'Still work to do' on gender pay gap as Portsmouth businesses strive for equality

BUSINESSES across the Portsmouth region are struggling to close the gender pay gap, according to new statistics.

Tuesday, 9th June 2020, 7:00 am
What creates Portsmouth's gender pay gap? Picture: Shutterstock

Every year, large companies send details of their gender pay gap to the government’s Equalities Office for publication – although due to the coronavirus pandemic, it was not made a legal requirement for the 2019/20 financial year.

But of the companies that did submit data to the government, for average pay gap of all reporting companies was 12.9 per cent in favour of men.

In Portsmouth, there appeared to be a general trend of the pay gap being reduced, but only by a matter of pence, year-on-year.

Sign up to our daily newsletter

The i newsletter cut through the noise

Penny Mordaunt, Portsmouth North MP.

Of the companies that submitted data for 2019/20, for every £10 earned by a man, a woman at that firm earned an average of £8.27 – 16p more than the previous financial year.

These differences are calculated via the salaries of every employee at the company, and is not a direct comparison of men and women in the same role.

But female entrepreneurs and politicians say this shows a deeper societal issue – that women still don’t get the same opportunities to progress their careers.

Rebecca Lodge, founder of digital marketing agency Little Kanga, says this means after October 30, women in Portsmouth’s large companies are essentially working for free.

The submission of the gender pay gap was made non-compulsory due to the coronavirus outbreak. Picture: Pixabay

She said: ‘It’s absolutely disgusting.

‘The trouble we have in Portsmouth is that there’s a strong engineering presence, and women tend to only get admin roles in these companies.

‘But these women often have the qualifications to go further into management in these companies.

‘These companies need to take another look at their hiring policies, and women should feel confident enough to push for the promotions they deserve.’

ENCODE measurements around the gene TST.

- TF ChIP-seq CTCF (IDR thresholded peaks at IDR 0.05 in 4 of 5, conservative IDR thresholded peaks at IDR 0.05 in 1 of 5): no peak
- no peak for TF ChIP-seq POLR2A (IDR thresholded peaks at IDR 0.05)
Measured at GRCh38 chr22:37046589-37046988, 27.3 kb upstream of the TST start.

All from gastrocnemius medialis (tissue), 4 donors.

Gosport MP Caroline Dinenage. Picture: Habibur Rahman

Sue Ball, managing director at Verisona Law, said: ‘Most of these large employers are aware of discrimination in terms of pay equality.

‘But we still have to get to the point where everyone is considered equal.

‘The issue is that this has been the way of the world for quite some time – it's like turning a huge ship around, it’ll take time to correct the course.’

From the previous financial year, some companies saw their gender pay gap increase.

Sue Ball from Verisona Law. Picture: Habibur Rahman

For example, Fareham College’s gap between men and women expanded by £1.60 per £10, from £8.30 to £6.70 – with other schools in the area also having some of the largest pay discrepancies.

A spokeswoman for the college said: ‘There are twice as many female employees working at Fareham College as male employees which naturally has an impact on the data collected.

‘Fareham College strives to address the gender pay gap where it occurs by regularly conducting reviews, carrying out further analysis and exploring ways in which it can be reduced.’

On the engineering front, Portsmouth North MP Penny Mordaunt says things could get worse before they get better.

This, she says, is due to the national push for more women to take on apprenticeships in the industry.

‘I know local firms are taking this seriously and progress is being made – but we need to look at what is happening,’ she said.

Becky Lodge, founder of Little Kanga. Picture: Sarah Standing (180419-6248)